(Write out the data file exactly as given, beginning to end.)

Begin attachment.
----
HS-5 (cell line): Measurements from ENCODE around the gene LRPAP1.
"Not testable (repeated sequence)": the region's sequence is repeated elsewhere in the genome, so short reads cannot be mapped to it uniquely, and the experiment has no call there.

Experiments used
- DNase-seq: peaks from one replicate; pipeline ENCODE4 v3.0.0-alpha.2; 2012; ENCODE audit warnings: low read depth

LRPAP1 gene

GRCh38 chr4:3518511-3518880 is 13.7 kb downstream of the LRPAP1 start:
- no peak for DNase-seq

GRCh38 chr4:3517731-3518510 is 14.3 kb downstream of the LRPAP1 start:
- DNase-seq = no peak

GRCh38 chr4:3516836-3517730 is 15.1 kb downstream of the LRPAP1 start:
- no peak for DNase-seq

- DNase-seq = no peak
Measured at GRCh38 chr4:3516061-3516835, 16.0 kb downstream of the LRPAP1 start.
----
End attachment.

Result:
HS-5 (cell line): Measurements from ENCODE around the gene LRPAP1.
"Not testable (repeated sequence)": the region's sequence is repeated elsewhere in the genome, so short reads cannot be mapped to it uniquely, and the experiment has no call there.

Experiments used
- DNase-seq: peaks from one replicate; pipeline ENCODE4 v3.0.0-alpha.2; 2012; ENCODE audit warnings: low read depth

LRPAP1 gene

GRCh38 chr4:3518511-3518880 is 13.7 kb downstream of the LRPAP1 start:
- no peak for DNase-seq

GRCh38 chr4:3517731-3518510 is 14.3 kb downstream of the LRPAP1 start:
- DNase-seq = no peak

GRCh38 chr4:3516836-3517730 is 15.1 kb downstream of the LRPAP1 start:
- no peak for DNase-seq

- DNase-seq = no peak
Measured at GRCh38 chr4:3516061-3516835, 16.0 kb downstream of the LRPAP1 start.